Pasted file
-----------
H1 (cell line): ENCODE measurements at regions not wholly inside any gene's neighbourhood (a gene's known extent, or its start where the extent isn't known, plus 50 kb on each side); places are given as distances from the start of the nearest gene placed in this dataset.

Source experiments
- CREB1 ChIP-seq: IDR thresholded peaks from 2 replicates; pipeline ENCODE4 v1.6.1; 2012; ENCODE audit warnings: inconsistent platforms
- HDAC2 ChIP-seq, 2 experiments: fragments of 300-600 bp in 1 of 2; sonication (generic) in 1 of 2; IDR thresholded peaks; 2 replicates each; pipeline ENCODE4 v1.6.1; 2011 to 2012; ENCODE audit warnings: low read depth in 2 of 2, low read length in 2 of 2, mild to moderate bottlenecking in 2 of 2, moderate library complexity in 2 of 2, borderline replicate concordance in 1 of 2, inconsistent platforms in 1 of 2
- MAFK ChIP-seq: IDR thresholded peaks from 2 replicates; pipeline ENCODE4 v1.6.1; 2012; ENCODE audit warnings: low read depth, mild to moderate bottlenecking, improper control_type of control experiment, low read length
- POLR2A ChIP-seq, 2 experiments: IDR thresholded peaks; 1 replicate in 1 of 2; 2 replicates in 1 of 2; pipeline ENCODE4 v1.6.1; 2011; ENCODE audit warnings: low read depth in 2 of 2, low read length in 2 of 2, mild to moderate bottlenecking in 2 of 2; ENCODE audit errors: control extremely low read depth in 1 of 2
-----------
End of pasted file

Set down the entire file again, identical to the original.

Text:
H1 (cell line): ENCODE measurements at regions not wholly inside any gene's neighbourhood (a gene's known extent, or its start where the extent isn't known, plus 50 kb on each side); places are given as distances from the start of the nearest gene placed in this dataset.

Source experiments
- CREB1 ChIP-seq: IDR thresholded peaks from 2 replicates; pipeline ENCODE4 v1.6.1; 2012; ENCODE audit warnings: inconsistent platforms
- HDAC2 ChIP-seq, 2 experiments: fragments of 300-600 bp in 1 of 2; sonication (generic) in 1 of 2; IDR thresholded peaks; 2 replicates each; pipeline ENCODE4 v1.6.1; 2011 to 2012; ENCODE audit warnings: low read depth in 2 of 2, low read length in 2 of 2, mild to moderate bottlenecking in 2 of 2, moderate library complexity in 2 of 2, borderline replicate concordance in 1 of 2, inconsistent platforms in 1 of 2
- MAFK ChIP-seq: IDR thresholded peaks from 2 replicates; pipeline ENCODE4 v1.6.1; 2012; ENCODE audit warnings: low read depth, mild to moderate bottlenecking, improper control_type of control experiment, low read length
- POLR2A ChIP-seq, 2 experiments: IDR thresholded peaks; 1 replicate in 1 of 2; 2 replicates in 1 of 2; pipeline ENCODE4 v1.6.1; 2011; ENCODE audit warnings: low read depth in 2 of 2, low read length in 2 of 2, mild to moderate bottlenecking in 2 of 2; ENCODE audit errors: control extremely low read depth in 1 of 2